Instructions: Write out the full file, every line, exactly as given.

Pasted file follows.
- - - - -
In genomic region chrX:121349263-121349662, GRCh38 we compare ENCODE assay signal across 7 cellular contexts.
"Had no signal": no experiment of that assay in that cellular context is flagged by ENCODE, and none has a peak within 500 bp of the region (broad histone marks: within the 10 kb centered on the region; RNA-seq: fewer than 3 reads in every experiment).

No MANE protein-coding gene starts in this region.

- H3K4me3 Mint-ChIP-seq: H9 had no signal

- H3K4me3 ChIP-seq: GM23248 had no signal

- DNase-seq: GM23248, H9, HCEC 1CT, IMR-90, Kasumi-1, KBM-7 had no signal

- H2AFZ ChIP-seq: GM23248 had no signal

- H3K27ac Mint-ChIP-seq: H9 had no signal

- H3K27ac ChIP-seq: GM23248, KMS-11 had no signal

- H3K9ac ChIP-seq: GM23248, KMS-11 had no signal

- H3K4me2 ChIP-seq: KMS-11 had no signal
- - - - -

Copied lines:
In genomic region chrX:121349263-121349662, GRCh38 we compare ENCODE assay signal across 7 cellular contexts.
"Had no signal": no experiment of that assay in that cellular context is flagged by ENCODE, and none has a peak within 500 bp of the region (broad histone marks: within the 10 kb centered on the region; RNA-seq: fewer than 3 reads in every experiment).

No MANE protein-coding gene starts in this region.

- H3K4me3 Mint-ChIP-seq: H9 had no signal

- H3K4me3 ChIP-seq: GM23248 had no signal

- DNase-seq: GM23248, H9, HCEC 1CT, IMR-90, Kasumi-1, KBM-7 had no signal

- H2AFZ ChIP-seq: GM23248 had no signal

- H3K27ac Mint-ChIP-seq: H9 had no signal

- H3K27ac ChIP-seq: GM23248, KMS-11 had no signal

- H3K9ac ChIP-seq: GM23248, KMS-11 had no signal

- H3K4me2 ChIP-seq: KMS-11 had no signal